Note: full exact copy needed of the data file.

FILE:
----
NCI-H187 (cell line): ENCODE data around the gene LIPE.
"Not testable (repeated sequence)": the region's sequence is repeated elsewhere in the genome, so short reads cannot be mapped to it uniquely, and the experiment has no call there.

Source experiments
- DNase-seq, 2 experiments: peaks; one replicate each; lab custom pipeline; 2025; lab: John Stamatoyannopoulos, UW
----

NCI-H187 (cell line): ENCODE data around the gene LIPE.
"Not testable (repeated sequence)": the region's sequence is repeated elsewhere in the genome, so short reads cannot be mapped to it uniquely, and the experiment has no call there.

Source experiments
- DNase-seq, 2 experiments: peaks; one replicate each; lab custom pipeline; 2025; lab: John Stamatoyannopoulos, UW